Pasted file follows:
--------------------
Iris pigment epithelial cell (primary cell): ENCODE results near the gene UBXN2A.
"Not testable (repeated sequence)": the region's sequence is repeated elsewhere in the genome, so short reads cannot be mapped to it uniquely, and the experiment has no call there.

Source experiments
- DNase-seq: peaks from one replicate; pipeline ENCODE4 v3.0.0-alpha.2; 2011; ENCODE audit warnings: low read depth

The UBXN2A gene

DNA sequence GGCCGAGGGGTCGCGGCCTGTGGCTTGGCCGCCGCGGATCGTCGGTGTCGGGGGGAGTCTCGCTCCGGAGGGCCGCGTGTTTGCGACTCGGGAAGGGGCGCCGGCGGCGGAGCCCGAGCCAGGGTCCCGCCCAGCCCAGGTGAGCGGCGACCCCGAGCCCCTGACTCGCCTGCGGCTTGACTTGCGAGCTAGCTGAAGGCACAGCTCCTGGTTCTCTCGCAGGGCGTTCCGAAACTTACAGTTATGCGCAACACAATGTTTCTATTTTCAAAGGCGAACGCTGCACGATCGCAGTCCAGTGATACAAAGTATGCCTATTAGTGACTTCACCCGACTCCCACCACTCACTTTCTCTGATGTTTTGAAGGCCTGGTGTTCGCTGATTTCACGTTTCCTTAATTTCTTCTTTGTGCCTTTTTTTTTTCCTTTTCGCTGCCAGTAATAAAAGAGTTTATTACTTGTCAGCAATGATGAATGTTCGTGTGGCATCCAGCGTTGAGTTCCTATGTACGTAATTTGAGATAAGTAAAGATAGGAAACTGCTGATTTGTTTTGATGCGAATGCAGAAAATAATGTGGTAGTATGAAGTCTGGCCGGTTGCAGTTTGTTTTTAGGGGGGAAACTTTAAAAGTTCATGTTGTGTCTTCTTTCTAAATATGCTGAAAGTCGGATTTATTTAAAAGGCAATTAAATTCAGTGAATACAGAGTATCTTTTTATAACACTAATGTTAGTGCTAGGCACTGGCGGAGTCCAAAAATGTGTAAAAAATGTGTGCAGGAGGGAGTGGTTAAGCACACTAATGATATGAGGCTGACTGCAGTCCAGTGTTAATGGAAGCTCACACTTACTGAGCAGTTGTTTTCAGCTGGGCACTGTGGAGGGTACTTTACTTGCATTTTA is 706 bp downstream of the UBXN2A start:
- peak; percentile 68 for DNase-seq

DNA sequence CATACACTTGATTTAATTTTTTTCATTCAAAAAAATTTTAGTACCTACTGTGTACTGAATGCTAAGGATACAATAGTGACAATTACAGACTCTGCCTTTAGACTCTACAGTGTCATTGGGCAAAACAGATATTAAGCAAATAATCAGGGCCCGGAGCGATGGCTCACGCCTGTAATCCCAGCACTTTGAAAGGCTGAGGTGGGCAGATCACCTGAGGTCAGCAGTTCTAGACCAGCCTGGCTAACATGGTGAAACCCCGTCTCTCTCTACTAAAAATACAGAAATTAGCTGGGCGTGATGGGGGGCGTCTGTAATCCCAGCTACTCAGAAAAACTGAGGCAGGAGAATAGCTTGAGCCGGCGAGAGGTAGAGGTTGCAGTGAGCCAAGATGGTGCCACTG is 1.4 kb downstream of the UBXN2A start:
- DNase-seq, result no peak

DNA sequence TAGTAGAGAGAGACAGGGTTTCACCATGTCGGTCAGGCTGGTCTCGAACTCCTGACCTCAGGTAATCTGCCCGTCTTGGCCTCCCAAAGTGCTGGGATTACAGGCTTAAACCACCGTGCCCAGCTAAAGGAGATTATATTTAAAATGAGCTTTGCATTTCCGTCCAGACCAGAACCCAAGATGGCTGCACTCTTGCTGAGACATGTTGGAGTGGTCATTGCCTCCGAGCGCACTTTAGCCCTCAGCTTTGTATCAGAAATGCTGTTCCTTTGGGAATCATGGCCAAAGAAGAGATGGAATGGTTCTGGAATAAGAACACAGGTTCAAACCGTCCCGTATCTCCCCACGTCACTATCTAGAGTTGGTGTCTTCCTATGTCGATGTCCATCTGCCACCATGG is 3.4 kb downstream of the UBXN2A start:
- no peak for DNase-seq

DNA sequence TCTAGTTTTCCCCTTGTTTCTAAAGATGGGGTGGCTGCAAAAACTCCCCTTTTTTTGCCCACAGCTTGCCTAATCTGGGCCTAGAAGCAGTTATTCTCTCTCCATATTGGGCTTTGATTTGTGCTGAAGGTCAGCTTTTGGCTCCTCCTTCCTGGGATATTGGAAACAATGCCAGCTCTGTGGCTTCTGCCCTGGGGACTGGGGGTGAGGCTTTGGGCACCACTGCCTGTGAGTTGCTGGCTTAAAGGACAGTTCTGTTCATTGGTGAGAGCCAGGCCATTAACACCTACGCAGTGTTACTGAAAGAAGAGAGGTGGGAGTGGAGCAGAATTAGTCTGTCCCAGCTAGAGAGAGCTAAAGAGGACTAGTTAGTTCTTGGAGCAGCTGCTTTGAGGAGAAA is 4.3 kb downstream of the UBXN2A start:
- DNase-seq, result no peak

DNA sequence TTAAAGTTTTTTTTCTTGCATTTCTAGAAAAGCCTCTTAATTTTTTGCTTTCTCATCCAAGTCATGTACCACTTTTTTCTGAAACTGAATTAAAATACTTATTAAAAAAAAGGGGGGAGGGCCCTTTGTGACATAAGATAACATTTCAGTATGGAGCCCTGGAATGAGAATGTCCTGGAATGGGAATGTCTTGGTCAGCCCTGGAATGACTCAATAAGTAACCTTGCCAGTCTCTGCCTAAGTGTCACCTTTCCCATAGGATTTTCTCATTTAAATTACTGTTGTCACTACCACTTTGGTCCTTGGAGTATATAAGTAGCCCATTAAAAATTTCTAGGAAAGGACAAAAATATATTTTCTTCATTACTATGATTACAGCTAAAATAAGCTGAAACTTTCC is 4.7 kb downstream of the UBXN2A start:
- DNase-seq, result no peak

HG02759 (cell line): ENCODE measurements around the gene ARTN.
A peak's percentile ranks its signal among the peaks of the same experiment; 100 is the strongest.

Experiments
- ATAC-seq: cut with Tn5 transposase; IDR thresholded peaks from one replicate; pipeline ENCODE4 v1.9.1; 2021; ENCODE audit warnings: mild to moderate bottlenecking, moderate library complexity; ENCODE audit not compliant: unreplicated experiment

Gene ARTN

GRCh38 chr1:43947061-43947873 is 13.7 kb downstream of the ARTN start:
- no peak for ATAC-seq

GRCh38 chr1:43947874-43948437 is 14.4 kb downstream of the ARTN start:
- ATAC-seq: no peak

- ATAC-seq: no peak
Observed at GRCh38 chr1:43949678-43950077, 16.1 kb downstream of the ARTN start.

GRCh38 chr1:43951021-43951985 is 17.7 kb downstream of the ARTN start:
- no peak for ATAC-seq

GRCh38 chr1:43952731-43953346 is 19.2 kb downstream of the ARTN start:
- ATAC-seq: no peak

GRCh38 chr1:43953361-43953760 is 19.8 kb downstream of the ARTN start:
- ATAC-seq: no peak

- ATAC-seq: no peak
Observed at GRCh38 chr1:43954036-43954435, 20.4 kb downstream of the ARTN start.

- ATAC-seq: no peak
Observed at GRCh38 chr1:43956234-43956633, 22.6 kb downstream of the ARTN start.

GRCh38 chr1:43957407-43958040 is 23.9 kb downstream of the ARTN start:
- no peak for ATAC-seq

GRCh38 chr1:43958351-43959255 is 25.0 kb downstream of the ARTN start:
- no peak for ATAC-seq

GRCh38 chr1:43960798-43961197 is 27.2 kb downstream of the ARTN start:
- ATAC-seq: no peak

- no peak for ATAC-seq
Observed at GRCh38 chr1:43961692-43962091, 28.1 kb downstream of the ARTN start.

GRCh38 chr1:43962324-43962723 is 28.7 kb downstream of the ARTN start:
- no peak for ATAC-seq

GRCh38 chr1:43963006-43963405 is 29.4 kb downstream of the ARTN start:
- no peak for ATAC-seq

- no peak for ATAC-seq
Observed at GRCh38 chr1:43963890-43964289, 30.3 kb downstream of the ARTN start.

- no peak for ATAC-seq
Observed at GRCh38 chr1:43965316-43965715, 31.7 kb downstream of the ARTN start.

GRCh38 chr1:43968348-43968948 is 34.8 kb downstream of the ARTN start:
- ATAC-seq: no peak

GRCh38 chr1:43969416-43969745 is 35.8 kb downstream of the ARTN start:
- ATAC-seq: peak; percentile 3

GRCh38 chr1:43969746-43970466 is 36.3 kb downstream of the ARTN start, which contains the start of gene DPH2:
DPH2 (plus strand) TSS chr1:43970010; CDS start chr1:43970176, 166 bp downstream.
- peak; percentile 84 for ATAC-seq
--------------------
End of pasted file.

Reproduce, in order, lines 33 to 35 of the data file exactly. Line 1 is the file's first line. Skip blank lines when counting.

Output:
- ATAC-seq: no peak
Observed at GRCh38 chr1:43954036-43954435, 20.4 kb downstream of the ARTN start.

- ATAC-seq: no peak